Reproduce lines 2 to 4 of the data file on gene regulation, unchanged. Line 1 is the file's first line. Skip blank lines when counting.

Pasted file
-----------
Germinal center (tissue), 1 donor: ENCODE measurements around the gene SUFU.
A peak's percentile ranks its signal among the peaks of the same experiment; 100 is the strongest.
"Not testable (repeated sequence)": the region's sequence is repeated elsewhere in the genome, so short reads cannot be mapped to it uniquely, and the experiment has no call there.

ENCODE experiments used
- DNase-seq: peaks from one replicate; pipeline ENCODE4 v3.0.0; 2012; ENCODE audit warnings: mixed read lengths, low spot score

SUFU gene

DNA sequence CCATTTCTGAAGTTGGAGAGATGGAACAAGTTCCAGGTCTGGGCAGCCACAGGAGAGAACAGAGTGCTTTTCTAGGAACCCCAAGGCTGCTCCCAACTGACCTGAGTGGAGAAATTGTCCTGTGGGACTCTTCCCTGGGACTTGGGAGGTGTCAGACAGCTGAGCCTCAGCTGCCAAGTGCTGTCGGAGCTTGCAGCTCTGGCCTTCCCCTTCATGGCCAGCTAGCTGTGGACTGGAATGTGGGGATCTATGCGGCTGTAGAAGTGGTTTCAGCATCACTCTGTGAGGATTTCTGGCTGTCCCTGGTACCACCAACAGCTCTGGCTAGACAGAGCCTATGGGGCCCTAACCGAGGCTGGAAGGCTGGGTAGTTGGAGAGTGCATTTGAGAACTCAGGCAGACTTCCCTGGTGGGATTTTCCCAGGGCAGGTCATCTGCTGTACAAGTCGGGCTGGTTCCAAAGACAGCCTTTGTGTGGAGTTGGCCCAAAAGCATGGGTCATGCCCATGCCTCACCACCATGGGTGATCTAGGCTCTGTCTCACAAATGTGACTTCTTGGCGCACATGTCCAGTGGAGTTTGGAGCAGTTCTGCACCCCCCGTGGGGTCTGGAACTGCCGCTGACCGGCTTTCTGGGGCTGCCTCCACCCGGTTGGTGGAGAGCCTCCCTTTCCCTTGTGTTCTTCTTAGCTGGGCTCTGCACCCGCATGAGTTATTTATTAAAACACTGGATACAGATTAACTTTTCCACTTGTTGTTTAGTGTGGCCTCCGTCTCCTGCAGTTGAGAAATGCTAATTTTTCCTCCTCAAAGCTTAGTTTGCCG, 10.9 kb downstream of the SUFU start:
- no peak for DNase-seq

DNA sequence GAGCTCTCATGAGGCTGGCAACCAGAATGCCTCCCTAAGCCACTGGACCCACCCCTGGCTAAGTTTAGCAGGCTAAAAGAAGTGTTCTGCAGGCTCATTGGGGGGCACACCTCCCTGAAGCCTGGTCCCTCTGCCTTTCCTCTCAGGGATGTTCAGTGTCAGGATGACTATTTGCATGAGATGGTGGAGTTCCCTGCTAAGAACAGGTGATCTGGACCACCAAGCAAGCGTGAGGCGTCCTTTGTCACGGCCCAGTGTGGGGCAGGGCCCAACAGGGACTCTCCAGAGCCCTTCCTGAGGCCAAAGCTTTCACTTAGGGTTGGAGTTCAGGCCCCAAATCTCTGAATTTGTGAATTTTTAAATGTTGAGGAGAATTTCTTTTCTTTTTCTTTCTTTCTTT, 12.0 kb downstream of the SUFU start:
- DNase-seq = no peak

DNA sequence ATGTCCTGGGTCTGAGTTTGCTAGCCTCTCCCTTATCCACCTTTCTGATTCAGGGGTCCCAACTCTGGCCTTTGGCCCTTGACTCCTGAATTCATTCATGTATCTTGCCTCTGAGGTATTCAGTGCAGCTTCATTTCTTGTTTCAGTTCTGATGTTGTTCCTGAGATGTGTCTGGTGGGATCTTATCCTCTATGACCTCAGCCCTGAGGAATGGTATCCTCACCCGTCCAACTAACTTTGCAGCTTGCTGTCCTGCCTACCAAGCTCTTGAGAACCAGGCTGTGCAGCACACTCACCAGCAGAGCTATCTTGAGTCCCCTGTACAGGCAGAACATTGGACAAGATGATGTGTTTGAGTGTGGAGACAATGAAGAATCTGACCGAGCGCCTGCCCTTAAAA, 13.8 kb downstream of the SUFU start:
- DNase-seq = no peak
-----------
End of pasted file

A peak's percentile ranks its signal among the peaks of the same experiment; 100 is the strongest.
"Not testable (repeated sequence)": the region's sequence is repeated elsewhere in the genome, so short reads cannot be mapped to it uniquely, and the experiment has no call there.

ENCODE experiments used